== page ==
By Becky Sprecher
The Met Hi-Def Broadcast Series opens its 2021-22 season on Saturday, Oct. 9 with Modest Mussorgsky’s Boris Godunov. It is the only opera Mussorgsky ever completed and one of the most famous in the Russian repertory.
Based on the play by Alexander Pushkin, it begins in 1598 after the death of Ivan the Terrible’s elder son, Fyodor. Boris has been acting as regent because Fyodor was sickly, weak-minded and not capable of governing. But for some reason he is now reluctant to formally accept the throne, although the nobles (boyars) and the council (the Duma) are pressuring him to do so.
At the end of the Prologue, gongs and bells clanging in ominous tones signal that, although Boris has finally agreed to become Czar, he has big problems. There is famine in the land and the Time of Troubles (the unstable period between the Ryurik and Romanov Dynasties) has begun.
Rumors of a Pretender to the throne in Poland and an uprising in Lithuania complicate matters. Furthermore, Boris has a terrible secret: he made sure that he would become Czar after Fyodor’s death by murdering Ivan’s younger son, the child prince Dimitri, and it’s eating him alive.
While history tells us that Boris Godunov was indeed Czar during this time, there is no actual evidence that he murdered little Dimitri. But Pushkin, influenced by Shakespeare’s histories (chiefly Macbeth), leaves no doubt about Boris’ guilt for dramatic purposes.
The role of Boris is written for a singer we don’t get to see take center stage very often, the bass. Usually relegated to playing aging grandfathers, high priests or senior advisors, the bass appears at critical moments, makes his pronouncements then steps back to let the tenor have the limelight (and the girl). But this is a voice with extraordinary power and presence, and opera lovers should not miss this rare opportunity to hear it in a leading role.
We’re in for a treat in this production because we’ll get to see the renowned René Pape reprise his 2010 Met performance as Boris. A singer who charges into every scene, he practically grabs us by the throat as he works through Godunov’s personal struggles. The opera is Wagnerian in that regard, a psychiatric patient singing in monologue to a silent and seemingly unjudgmental listener (the audience), all the while egged on by the orchestra.
With 200 singers and more than 600 costumes, this is a big opera. While the Met has a large stage, which can more than accommodate a crowd scene, the challenge lies in staging the crucial private ones. Ferdinand Wögerbauers’s minimalist settings display shimmering golden grandness where appropriate, but he and director Stephen Wadsworth are also able to present the personal scenes in an intimate way.
Watch for the Clock Scene toward the end of Act II, where a paranoid and delusional Boris imagines that he is visited by the murdered Dimitri and muses about the pitfalls of ill-gained power. He sings standing alone near the throne, the symbol of power he so deeply coveted.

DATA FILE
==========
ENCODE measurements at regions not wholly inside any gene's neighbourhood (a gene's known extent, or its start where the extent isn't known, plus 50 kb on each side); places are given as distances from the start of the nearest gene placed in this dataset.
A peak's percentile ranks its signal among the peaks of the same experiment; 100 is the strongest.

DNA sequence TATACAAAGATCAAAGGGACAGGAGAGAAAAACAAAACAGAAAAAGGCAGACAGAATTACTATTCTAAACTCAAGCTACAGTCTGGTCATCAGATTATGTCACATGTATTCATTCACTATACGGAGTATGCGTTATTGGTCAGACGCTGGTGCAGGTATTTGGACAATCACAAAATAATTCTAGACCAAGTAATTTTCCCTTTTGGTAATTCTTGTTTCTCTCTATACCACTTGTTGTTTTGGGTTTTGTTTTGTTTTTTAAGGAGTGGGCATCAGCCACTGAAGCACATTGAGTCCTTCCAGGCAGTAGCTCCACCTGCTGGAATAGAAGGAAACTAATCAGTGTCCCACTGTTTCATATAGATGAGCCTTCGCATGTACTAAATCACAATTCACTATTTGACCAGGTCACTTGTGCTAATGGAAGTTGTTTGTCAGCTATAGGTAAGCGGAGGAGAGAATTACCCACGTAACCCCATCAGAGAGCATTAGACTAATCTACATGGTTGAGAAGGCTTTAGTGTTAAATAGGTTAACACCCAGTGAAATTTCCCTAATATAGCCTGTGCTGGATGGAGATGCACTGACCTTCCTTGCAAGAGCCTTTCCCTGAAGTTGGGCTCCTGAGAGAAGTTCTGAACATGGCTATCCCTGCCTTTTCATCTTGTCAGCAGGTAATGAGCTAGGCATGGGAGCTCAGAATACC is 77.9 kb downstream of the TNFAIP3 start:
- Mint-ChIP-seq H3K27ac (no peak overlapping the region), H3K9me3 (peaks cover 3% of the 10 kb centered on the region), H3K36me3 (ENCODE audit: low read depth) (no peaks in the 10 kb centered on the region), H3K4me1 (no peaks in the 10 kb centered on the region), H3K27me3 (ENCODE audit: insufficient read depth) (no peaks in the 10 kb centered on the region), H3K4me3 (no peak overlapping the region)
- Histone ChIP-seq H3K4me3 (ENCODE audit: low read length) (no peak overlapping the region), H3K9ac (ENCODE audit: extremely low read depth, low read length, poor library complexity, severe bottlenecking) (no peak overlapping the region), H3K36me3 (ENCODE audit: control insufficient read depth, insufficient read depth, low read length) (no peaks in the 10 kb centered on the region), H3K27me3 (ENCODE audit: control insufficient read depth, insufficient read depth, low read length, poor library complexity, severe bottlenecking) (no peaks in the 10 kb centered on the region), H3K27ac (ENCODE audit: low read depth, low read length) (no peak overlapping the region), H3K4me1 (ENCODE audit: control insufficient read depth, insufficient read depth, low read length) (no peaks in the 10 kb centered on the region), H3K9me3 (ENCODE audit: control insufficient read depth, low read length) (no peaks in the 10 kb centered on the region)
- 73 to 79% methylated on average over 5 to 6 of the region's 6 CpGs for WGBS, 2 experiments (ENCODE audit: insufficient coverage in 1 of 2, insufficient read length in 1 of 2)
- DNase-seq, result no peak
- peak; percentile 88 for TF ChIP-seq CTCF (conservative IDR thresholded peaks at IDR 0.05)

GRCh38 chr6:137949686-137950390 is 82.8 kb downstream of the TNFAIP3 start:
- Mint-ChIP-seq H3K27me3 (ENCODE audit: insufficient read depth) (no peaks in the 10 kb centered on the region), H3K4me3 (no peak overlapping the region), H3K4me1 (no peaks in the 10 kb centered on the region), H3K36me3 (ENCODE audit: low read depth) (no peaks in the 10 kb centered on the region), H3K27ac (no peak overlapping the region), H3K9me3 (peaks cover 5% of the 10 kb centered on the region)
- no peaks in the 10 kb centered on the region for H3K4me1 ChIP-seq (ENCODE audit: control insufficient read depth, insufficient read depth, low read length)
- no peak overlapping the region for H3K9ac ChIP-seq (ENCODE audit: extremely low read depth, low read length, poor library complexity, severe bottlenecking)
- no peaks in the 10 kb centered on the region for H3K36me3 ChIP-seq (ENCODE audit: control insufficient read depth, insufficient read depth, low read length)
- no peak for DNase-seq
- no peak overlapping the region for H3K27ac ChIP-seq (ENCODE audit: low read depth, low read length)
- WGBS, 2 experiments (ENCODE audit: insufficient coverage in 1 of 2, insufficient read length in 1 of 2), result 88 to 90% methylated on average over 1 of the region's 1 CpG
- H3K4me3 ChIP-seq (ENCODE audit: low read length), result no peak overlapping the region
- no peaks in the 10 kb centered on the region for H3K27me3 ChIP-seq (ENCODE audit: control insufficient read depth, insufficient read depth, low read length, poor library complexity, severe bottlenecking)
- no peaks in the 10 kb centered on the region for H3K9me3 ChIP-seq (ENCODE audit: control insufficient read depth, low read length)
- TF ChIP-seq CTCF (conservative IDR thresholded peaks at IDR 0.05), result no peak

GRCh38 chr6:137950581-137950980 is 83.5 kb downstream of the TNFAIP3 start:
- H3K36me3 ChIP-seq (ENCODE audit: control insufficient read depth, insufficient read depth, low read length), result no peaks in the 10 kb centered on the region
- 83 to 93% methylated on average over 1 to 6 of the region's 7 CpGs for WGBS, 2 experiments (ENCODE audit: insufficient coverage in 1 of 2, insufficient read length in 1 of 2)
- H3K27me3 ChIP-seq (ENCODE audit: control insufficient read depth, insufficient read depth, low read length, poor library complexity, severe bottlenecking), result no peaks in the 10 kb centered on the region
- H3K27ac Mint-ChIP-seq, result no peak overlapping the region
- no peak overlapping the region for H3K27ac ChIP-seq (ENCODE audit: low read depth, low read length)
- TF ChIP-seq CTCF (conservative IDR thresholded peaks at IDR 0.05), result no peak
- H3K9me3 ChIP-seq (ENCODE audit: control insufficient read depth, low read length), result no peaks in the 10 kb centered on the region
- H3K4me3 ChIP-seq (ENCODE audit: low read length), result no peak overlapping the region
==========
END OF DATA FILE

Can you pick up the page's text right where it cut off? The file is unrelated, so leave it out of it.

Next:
In Act III, there’s a deliciously venal scene featuring the ambitious Princess Marina Mnishek and the Pretender, Grigori. And in Act IV, Scene I, the chickens come home to roost for Boris, as we see a powerful man sing of regret and remorse in the presence of his children. When Boris takes his last breath, gongs and bells echo once again the tragedy which had been foretold in the Prologue.
In Scene II of Act IV, the Pretender Grigori (now calling himself Czar Dimitri) has marched into Russia with his troops, launching an insurgency. People are starving and order has broken down, but nevertheless, they hail Dimitri.
As the opera ends, a Simpleton remains at center stage. Sometimes known as “Holy Fools,” they are the Russian version of Eastern Orthodox religious ascetics who are quite sane and pious but may act intentionally foolish in order to deliver prophecies or disguise their piety. In this case, the Simpleton warns of tumultuous times ahead.
There was controversy about the order of these last two scenes. Many thought the opera should end with the death of Boris, causing subsequent composers like Nikolai Rimsky-Korsakov and Dimitri Shostakovich to do some tinkering. But Mussorgsky did not choose this option because it would make the opera about Boris rather than the tragic plight of the Russian people under the rule of cruel tyrants.
Whether or not this works dramatically will no doubt be the subject of your après performance cocktails, as we are going to see the composer’s original 1869 version. Boris Godunov will run straight through for two hours and 30 minutes, so be ready. After a year of dark theaters all over the world, have we not learned that we can’t take such pleasures for granted? Get your tickets, mask up and be there.